December 05, 2011 - 6:01 PM
The news about cloud computing is astonishing – new companies are appearing almost daily, new services are being developed and offered, existing companies are quickly filling holes in their products, and new connections among cloud companies are being made.
But the most exciting news may be that users can actually self-provision all the services needed to run and operate a company with cloud-based applications - without an IT department and without a basic computer room.
All that is needed today is a laptop, a fast Internet connection, a credit card, and you can have the computer services outlined below – everything from accounting/ERP (NetSuite), HR (Workday), Project Management (Basecamp), Email (Gmail), CRM (Salesforce), Calendaring (Google Calendar), and several flavors of document management (Box.net, MS Office 365, GoogleDocs). In fact, given a little bit of work, there are companies that will connect Basecamp to NetSuite so that you can transfer project financial data between the two applications.
The Company of the Very Near Future
Worried about the lack of IT? Don’t be. There are even cloud-based IT services companies that you can bring in to manage your cloud environment and help you with any of those pesky IT related problems….but you may not need this because each cloud company has a support staff and site with robust on-line support and, since these types of sites are “configurable” offerings, there is not much that can go wrong. Configurable means that all of the basic choices you have are presented to you as options or selectable configurations. Box.net, for example, offers you the ability set security options, version options, and other options with a series of dropdown boxes and radio buttons. Most cloud-based applications operate this way – preset configurable options that the user can select.
The downside to a configurable solution is that the application parameters have been set by the vendor and you cannot “customize” the application yourself or add new attributes to an application. For example, let’s say you want to version documents as 1.0, 1.1, 1.2, 2.0, etc. and the application you are using only provides a version history of 1, 2, 3, etc. You will not be able to customize the application to meet your needs but you can make a product suggestion and try to have your suggestion implemented in the next product release.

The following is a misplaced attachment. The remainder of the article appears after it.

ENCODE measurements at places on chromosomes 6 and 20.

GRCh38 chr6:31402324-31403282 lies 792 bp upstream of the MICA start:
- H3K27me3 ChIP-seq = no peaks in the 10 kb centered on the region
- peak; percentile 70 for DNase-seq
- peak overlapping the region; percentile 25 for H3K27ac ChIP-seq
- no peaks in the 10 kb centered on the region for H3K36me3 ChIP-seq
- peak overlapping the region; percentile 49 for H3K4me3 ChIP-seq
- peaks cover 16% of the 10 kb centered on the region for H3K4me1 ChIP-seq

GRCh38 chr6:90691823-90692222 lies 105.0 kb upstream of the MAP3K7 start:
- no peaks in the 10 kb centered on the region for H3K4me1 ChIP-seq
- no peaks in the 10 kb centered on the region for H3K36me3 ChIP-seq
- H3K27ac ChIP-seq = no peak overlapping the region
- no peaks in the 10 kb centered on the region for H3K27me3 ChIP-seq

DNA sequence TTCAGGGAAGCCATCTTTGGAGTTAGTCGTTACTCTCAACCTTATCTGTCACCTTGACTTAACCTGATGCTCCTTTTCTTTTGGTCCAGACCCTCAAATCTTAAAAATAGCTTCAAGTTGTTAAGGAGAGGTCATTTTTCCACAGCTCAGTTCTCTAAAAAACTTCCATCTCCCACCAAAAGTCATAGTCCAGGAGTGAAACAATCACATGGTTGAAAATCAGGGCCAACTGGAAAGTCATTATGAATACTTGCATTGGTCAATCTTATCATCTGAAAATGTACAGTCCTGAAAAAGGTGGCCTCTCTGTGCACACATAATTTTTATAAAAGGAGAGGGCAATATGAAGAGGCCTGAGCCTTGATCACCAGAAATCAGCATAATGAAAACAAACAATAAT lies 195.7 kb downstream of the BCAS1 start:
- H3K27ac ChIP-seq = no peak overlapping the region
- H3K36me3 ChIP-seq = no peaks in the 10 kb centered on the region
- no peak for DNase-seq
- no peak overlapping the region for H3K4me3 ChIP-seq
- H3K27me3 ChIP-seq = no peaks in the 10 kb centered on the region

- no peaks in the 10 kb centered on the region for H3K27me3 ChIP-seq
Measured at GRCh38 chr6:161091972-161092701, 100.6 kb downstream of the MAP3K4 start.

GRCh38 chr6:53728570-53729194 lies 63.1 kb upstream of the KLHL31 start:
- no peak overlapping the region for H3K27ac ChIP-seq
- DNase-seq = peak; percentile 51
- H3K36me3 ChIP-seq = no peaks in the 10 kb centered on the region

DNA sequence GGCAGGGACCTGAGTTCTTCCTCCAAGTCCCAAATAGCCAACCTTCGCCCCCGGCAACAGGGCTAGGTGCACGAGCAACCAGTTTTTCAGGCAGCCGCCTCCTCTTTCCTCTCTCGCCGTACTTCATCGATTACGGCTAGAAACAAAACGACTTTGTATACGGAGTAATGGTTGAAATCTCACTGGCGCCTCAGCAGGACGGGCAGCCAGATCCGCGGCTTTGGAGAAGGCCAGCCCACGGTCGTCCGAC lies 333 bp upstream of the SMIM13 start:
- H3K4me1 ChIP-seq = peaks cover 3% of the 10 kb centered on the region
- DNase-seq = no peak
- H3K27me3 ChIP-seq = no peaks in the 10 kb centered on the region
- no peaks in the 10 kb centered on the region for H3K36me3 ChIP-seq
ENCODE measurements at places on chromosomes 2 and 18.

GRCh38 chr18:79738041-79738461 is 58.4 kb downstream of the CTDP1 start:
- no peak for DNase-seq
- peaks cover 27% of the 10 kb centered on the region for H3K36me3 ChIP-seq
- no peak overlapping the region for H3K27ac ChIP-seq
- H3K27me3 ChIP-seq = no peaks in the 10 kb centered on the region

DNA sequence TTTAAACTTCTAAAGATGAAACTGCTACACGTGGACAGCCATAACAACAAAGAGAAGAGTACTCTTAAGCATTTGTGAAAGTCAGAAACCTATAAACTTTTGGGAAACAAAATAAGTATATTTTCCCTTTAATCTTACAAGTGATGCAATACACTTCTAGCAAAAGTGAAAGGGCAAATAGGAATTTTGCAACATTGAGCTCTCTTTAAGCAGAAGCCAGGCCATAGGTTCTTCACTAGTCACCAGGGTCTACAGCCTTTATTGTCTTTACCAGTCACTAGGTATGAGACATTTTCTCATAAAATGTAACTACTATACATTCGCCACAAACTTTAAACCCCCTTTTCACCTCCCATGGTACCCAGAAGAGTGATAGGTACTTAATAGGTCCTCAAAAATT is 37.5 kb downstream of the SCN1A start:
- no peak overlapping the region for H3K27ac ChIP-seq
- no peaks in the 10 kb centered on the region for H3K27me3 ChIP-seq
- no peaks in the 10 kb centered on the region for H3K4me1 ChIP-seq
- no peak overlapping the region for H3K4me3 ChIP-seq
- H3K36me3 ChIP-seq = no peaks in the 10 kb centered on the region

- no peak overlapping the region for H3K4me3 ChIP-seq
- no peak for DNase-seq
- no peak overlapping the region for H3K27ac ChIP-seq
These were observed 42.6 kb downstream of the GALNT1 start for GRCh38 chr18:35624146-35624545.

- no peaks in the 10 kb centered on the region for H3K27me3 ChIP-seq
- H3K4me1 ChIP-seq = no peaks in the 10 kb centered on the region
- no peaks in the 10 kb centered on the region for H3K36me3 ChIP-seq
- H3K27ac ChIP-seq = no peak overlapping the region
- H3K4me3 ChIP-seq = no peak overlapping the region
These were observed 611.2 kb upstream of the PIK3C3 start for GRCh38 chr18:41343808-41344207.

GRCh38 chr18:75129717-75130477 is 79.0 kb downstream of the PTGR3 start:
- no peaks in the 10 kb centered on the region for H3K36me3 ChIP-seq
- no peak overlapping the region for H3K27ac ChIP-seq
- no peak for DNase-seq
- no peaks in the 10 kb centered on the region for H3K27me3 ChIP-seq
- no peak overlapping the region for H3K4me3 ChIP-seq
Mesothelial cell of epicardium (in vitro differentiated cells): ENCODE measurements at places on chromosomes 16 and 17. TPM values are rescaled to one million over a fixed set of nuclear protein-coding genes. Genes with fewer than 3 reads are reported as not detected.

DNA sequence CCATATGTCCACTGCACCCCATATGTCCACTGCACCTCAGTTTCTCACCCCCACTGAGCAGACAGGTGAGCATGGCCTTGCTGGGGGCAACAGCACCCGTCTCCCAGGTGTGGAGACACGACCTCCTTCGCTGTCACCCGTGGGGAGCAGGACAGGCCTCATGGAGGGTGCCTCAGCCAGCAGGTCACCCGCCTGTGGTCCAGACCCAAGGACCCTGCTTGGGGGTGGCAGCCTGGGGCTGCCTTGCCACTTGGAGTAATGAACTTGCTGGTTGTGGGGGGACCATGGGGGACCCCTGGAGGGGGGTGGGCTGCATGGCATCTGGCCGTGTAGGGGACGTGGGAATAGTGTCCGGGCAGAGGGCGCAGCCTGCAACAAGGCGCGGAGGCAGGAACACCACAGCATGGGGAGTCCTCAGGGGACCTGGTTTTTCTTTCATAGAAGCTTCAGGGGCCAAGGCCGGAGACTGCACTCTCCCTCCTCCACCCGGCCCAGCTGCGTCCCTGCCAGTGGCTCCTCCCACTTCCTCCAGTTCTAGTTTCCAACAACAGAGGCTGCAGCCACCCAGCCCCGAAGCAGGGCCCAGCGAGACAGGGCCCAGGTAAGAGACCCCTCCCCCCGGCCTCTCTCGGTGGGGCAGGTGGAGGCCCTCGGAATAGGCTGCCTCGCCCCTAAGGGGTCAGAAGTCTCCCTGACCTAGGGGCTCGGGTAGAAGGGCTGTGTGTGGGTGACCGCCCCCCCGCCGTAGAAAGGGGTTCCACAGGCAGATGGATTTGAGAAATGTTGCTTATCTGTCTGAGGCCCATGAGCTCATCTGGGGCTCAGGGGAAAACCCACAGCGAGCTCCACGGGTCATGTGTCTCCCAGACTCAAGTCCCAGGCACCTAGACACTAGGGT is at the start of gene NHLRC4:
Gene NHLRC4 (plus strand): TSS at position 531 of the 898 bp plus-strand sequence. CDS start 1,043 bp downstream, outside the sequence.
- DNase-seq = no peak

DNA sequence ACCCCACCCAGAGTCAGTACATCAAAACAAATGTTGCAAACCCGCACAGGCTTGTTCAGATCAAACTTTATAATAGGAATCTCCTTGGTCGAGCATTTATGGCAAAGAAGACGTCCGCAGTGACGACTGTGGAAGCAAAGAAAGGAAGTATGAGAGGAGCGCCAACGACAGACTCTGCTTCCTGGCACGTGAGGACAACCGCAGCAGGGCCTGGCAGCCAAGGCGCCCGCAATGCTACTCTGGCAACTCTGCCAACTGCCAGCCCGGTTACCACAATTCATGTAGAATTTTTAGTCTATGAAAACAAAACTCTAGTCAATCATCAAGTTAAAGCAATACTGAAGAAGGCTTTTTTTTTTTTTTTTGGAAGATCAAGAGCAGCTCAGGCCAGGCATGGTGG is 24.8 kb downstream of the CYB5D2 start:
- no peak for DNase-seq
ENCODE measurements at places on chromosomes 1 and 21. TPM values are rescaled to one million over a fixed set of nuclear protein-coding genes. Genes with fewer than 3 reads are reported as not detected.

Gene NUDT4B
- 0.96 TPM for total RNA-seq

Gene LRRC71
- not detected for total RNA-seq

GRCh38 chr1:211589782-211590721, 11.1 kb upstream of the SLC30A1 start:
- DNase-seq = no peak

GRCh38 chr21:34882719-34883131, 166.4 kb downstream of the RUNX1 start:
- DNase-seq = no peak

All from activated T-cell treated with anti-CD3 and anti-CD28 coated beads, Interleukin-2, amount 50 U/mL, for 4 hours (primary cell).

The real benefit of having access to these diverse applications is that a company of any size can compete with larger companies and technology is no longer an issue. Today any startup can harness the computing power and capacity of any larger company – processing power, storage, development capabilities, communications reach – and is truly only limited by their own capabilities.
As to what is next for cloud companies – several trends are beginning to emerge:
Special applications are beginning to appear – much like an ERP application, companies are building records management applications, security applications, HR applications, ediscovery applications, and paper scanning applications, etc. There are future applications around governance and security that are also in the works. Expect to see more of these applications appear in the coming year.
Existing cloud applications will get better and better. Many of the applications we have today are still in development mode and the companies are learning what is needed by their customers and making changes to their products. What is so nice about the cloud applications is that you leave on Friday, come back on Monday and a new version of the application has been installed.
Cloud applications will begin talking with each other. For example, a company may use a paper scanning application to scan documents and once in a cloud repository, the documents may be OCRed by a cloud OCR service, indexed by another service, and a retention schedule applied by a third service. This may be one of the more exciting developments in the cloud industry and will certainly enhance document management capabilities.
Environments and Platforms are emerging. Some cloud services have developed a complete desktop environment including office productivity, calendaring, project management, social networking, etc. Once you log in to an application like this, there is no need to leave the application and it will become your regular desktop for work. The down side to this is that it is a very closed environment and doesn’t lend itself, yet, to all the tools that a power user may have on his/her desktop and use on a daily basis.
As usual, it is prudent to do your “due diligence” on any company that you may choose to use: Ensure that they are a financially sound company, putting as much into R&D as possible, and that they are responsive to customer needs - don't hesitate to ask for and call references.
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